Art Speaks

The noise is loud. It’s distracting and at times unsettling. The gong of the su-su, the certainty we all have that we know what’s real and true, the illusion that this is firm ground we’re standing on, the fear that we are completely, completely wrong.

The noise is life. And it’s what you’re likely to find yourself thinking about after perusing Emile Hill’s latest show. The artist that a few years ago launched a photography book all about angels, dips his brush into more earthly and eclectic themes with a sense at once searching and sardonic.

I am moved to write of the noise of life as I consider Emile’s efforts to meld sound and visual, so that as your eyes catch on the piercing stare – daring or bravado, you’re not sure – of the subject in Titanium, you listen to Sia’s voice soaring over a deafening David Guetta rhythm (performing, what else, Titanium) through the headphones provided. The effect is to block out the world and draw you into the world of the painting. The world of the painting is always inspired by the world we live in, of course, but in the twisted way of dream, nightmare, projection – distorted, softened or hyper-focused in some way. Done well, it not only pulls you out of your world but pulls something out of you that is sometimes even hard for you to pin down. Why do we respond to this piece of art over that?

For me, the ones I responded to include the one I think of as the eerie (can’t remember its name) – its mixture of birds and mists pointing to gothic allusions; Sisterhood – a line of females half nude, so at ease in their natural skin, so at ease with each other that even as you admire the photographic storytelling – this was one of the few straight up photographs in the show – you jealously wish you were in that space with those women, a part of the sisterhood; and the denseness of Forest for the Trees, the world it projects, so big, you only belatedly notice the the girl – who is that girl, is she you? – at the edge of it.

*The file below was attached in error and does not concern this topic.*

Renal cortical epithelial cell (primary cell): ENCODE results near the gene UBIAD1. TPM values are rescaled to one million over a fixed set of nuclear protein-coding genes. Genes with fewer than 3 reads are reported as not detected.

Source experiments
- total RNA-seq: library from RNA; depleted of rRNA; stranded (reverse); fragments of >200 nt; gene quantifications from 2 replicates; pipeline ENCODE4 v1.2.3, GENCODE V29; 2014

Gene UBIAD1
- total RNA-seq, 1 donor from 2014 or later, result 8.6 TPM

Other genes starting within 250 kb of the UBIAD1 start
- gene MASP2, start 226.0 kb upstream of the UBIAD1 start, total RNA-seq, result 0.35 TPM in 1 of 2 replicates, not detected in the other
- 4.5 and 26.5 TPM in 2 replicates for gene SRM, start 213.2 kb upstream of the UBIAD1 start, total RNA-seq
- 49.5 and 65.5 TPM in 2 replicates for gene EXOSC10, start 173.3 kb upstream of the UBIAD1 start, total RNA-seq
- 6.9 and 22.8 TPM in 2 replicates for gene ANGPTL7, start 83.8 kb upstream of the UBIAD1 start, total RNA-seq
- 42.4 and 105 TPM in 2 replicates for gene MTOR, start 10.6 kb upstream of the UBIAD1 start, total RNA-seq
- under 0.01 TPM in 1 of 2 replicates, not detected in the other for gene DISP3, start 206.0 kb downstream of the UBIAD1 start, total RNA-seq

The wry humour of pieces like Pregnant Pause and the one (again the name escapes me) about the lie/line between who we are and who we project to the world (this latter a visually quirky piece which with its juxtaposition of tea, the most formal and pretentious of beverages, and the use of a box as the head, also advertently or inadvertently says something about the affectations we ourselves take on and at the same time the boxes people try to put us in).

There is no clear, single narrative or technique, rather a sense of an artist exploring, adventuring, discovering, and that’s always interesting.

And if amidst all of it you find yourself sinking into ruminations on life, melancholic ruminations on what it is to be in this space of unencouraged potential and petty politics, and on what it is to be an artist in this space where art or even the impulse to create is neglected, well, that’s kind of the point isn’t it. The image from the show of the stripped figure, slumped shoulders, blue aura, taking off his (heavy, box) head like it’s the weight of the world, and putting it down becomes emblematic of what it all means, how it can weigh you down, everything, and how in the midst of that, being able to paint it, sing it, write it, express it in some way, is a gift.

So kudos to Hill for being able to ‘speak’ it in some way that ushers others into a conversation, not with him necessarily, or even with others, but with themselves.

One thought on “Art Speaks

  1. Pingback: Emile Hill Shows at Art at the Ridge | Wadadli Pen

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